The voltage (blue line) briefly falls below 47 % of V-nom, causing the inverter (green line) to cease generating power, but as soon as the voltage goes back to > 47 % plus the 3 % hysteresis band, the inverter ramps its power back up (just before second # 8). When the public supply voltage exceeds V-nom, at second # 17, the inverter scales back its power contribution, and after the voltage stabilizes at V-nom (second # 27) the inverter resumes full power. This type behavior is much preferred vs. the “traditional response” where the inverter simply disconnects from the grid when the voltage falls below say 90 %, and stays disconnected for several minutes.
Solar inverters can greatly improve voltage stability in “weak networks” as shown in Fig. 6.
For this test, the grid simulator was set as a “weak source” where its output current was progressively limited in approximately 5 sec intervals. The purpose of this was to decrease the generation-to-load ratio of the test setup so the system voltage steadily drops (as in a weak – rural – system).
This test allows the assessment of the inverter (VAR) voltage support capabilities. Fig. 6 shows three scenarios: Inverter voltage support turned on at a 3% ramp rate (green plot), voltage support turned on at 1% ramp rate (orange plot), and voltage support turned off (blue plot). When the voltage support is enabled and voltage falls below 98%, shortly after the 5 second mark, the inverter immediately increases its VAR output, raising the system voltage. The data clearly shows the advantages of implementing voltage support on solar PV generation, with the voltage remaining within 5 % of V-nom when voltage support is turned “on”. During over-voltage situations, the inverter can behave in an inverse manner, i.e. reduce the effect of over-voltage (such as happens when loads disconnect). Fig. 7 illustrates this scenario.
Advanced inverters typically have several communication capabilities, via serial and even via Bluetooth interfaces. For both tests – illustrated in Figs.6-7, the inverter was programmed with the following parameters when voltage support was enabled:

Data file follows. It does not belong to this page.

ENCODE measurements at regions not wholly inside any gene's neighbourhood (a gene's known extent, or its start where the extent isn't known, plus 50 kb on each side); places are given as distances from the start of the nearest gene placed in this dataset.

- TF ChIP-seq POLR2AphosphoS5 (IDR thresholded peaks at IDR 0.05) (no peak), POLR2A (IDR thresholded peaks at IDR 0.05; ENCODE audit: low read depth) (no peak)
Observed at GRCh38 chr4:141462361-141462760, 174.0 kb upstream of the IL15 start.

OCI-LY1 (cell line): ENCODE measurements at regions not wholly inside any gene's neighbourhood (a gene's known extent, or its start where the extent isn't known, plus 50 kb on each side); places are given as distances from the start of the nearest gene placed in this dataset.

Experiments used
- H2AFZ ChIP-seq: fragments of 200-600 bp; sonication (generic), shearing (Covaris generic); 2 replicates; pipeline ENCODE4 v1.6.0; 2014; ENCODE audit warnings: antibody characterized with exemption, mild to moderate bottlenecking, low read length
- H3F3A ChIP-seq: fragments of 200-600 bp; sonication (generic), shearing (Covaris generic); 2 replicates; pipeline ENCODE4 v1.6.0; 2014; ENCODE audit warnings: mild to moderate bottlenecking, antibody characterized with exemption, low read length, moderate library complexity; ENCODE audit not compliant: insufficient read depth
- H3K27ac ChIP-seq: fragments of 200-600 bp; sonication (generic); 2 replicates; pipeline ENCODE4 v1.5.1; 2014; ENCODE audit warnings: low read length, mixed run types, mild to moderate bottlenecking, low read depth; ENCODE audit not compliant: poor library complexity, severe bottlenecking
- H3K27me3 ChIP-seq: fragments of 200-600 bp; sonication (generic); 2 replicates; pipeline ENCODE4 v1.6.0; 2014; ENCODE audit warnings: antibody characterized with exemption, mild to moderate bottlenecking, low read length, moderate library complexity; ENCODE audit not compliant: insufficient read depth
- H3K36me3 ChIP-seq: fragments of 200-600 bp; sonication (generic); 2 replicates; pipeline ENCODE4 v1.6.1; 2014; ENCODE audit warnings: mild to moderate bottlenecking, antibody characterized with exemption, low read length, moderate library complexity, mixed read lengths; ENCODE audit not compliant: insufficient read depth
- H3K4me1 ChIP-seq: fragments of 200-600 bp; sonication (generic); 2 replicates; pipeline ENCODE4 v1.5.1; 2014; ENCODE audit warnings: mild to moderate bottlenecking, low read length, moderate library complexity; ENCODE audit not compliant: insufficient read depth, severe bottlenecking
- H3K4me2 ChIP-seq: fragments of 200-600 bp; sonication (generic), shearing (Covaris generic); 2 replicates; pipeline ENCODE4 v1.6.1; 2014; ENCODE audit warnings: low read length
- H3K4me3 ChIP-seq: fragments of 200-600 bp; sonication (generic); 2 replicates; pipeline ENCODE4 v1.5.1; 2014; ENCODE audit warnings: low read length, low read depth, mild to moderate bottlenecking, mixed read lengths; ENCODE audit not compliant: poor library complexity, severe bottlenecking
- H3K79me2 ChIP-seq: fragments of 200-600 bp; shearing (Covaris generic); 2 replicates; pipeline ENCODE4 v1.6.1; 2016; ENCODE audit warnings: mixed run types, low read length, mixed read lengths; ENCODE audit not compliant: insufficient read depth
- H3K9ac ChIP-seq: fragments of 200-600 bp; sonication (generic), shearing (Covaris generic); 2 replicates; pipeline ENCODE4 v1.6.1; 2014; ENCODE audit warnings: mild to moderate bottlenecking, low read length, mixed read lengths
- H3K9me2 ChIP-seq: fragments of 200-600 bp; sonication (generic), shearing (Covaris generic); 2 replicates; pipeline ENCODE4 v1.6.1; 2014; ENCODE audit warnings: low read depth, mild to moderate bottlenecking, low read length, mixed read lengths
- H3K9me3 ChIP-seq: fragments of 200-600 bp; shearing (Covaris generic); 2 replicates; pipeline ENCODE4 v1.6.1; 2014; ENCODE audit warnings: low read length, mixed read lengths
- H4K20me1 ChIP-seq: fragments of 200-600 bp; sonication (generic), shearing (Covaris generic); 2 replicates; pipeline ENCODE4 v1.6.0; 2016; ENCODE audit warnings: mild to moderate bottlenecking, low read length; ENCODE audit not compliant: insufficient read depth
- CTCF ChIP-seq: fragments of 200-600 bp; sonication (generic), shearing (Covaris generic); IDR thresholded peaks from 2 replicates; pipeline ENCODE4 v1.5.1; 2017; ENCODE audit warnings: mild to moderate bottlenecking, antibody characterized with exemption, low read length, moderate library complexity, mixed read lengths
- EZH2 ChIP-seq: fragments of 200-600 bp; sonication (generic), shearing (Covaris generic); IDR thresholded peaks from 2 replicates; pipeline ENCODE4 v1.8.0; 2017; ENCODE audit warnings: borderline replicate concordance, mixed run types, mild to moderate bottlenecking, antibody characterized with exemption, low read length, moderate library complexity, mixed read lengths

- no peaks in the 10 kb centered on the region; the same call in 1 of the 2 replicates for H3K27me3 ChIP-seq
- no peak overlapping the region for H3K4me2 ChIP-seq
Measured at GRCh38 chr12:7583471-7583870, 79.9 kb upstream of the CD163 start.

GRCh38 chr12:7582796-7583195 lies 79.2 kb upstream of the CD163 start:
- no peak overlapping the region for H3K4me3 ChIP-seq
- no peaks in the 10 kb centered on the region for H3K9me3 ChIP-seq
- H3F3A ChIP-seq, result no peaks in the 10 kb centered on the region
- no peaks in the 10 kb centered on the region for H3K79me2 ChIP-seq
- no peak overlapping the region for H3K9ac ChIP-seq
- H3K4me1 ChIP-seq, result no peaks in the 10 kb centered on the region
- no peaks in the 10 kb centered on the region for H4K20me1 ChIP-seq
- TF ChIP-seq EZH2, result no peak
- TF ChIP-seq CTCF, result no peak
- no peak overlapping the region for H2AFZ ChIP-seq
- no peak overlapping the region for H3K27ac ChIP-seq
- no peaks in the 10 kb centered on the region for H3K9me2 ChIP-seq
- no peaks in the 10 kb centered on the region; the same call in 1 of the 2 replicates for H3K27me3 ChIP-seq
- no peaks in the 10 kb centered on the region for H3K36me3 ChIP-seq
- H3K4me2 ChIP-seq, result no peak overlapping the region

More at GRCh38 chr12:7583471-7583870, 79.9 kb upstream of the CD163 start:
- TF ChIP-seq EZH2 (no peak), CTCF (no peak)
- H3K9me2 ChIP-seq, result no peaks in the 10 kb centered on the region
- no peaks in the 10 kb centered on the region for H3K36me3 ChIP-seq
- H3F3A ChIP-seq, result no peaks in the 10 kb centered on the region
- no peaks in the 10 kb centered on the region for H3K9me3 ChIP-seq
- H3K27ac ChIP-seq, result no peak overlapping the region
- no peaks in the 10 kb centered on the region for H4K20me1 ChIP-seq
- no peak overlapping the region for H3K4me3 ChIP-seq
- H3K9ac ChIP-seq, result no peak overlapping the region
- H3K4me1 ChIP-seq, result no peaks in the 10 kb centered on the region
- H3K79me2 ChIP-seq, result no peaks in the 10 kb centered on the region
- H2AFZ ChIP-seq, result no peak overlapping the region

- VAR support: maximum of 50% of full power
- Q/V gradient: 0% (NO-VAR), 1%, and 3% (This gradient is the relationship between reactive power and voltage.
Before beginning the test shown in Fig. 7, the grid simulator voltage was set to 120% of nominal voltage, but its output current was limited so that the load was pulling the grid simulator voltage down to the desired nominal value. During the test, the grid simulator output current was progressively increased manually in approximately 5 s intervals.
This simulates the increase in generation-to-load ratio so that the system voltage steadily rises, which in turn permits the assessment of the inverter’s voltage support functions. As with the previous test, Fig. 7 plots three scenarios: voltage support at 3% ramp rate (green plot), at 1% ramp rate (orange plot), and turned off (blue plot). When the voltage increases above 102%, shortly after the 5 second mark, the inverter immediately absorbs VARs from the system, and thus helps to stabilize the system voltage. Obviously, this is much preferred over the situation where the voltage increases substantially (up to 120 % of V-nom in this case) without voltage support turned “on”.
As part of under-and-over voltage support, advanced inverters can adjust their Power factor (PF). This is illustrated in Fig. 8.
The inverter adjusts its PF as a function of power output, in this case from a PF of 1.00 at 60 % output to just over 0.8 at 80 % output.
The results of our tests indicate that certain advanced features could benefit the operation of the grid, if they are incorporated into IEEE 1547 and California Rule 21. Several IEC standard committees, as well as national committees of individual countries that have, or expect to have, the number of solar photovoltaic inverters connected to their grids to increase have already embraced these advanced inverter capabilities. They are, in fact, counting on the improved characteristics to improve power quality in the public supply network.
1: B. Yinger, R. Bravo, and R. Salas, “Integration of Large Rooftop PV Arrays in the Distribution System,” San Antonio, TX, Distributech 2012.
2: IEC61000-3-15 Assessment of low frequency electromagnetic immunity and emission requirements for dispersed generation systems in LV networks
3: Reference technical rules for the connection of active and passive users to the LV electrical Utilities (Italy – 2011-12)